While putting together these resources, recruitment of volunteers from around the world with lived experience related to COVID-19 began, and the response was impressive. To date, 97 people have signed up to assist with the important task of providing consumer input into COVID-19 research. People can continue to get involved here.
Ndi Euphrasia Ebai-atuh (@Euphras01426918) from Cameroon was the first consumer to be linked with a rapid review research team. The review looks at community-level interventions for improving access to food in low- and middle-income countries. Of the experience working with the team thus far, Euphrasia commented “I felt represented as a consumer even during ‘no time to waste’ research circumstances such as these, under the COVID-19 pandemic...It gave me a platform to amplify the voices of millions of consumers in LMICs with poor food access, despite numerous past and ongoing community-level interventions for improving access to food. I felt once more reassured of Cochrane’s commitment to consumer involvement and will call on the entire Cochrane community of researchers to take advantage of consumer involvement in research, for it can greatly improve evidence uptake!”
Jodie Doyle, Managing Editor of the Public Health Group overseeing the review added, “Not only did Euphrasia return her very useful comments to us within 7 days, upon follow-up she also provided advice on organisations and individuals to whom we should disseminate the published review.”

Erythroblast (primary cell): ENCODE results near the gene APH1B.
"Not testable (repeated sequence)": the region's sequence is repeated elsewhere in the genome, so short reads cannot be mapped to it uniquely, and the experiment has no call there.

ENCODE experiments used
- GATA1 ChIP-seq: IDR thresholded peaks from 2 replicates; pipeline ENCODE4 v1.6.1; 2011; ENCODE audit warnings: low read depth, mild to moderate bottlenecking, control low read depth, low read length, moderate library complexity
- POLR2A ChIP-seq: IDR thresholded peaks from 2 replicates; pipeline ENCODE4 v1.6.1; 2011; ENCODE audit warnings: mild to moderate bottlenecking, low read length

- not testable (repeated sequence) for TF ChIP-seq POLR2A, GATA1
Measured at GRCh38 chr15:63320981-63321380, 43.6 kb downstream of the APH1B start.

Vivek Podder was recruited for the protocol of the Cochrane rapid review, "Effectiveness of Contact Tracing Technologies in Epidemics", as a consumer referee for Cochrane Public Health. Jodie commented, “Vivek got his feedback to us quickly and provided really good insight from the perspective of a consumer in an LMIC. The editorial and authorship team are really grateful for his input.”
Over recent months, it has become clear that research on COVID-19 will be a priority for the foreseeable future. The voices of those with lived experience of this disease, whether as a patient, carer, or member of the public, will be important to producing relevant synthesized evidence going forward. Not all volunteers have been connected with research teams yet, and the task group is looking for new ways to involve consumers in Cochrane’s COVID-19 efforts. There are also plans to evaluate and present this innovative consumer involvement work for the wider research community.
Karla Soares-Weiser, Editor in Chief of the Cochrane Library, was enthusiastic about the process: “I’m delighted that we have been able to embed consumer involvement in our rapid review processes so efficiently. Involving stakeholders is critical to producing evidence that meets their needs, so it is fantastic to have this COVID consumer group available to provide high quality, rapid input that makes a difference to our reviews.”
Richard Morley, Consumer Engagement Officer for Cochrane, says “In these troubling times, it’s been so heartening to see people volunteering to help get the evidence that health professionals, patients, carers and policymakers need to respond to this public health crisis. Thank you to everyone.”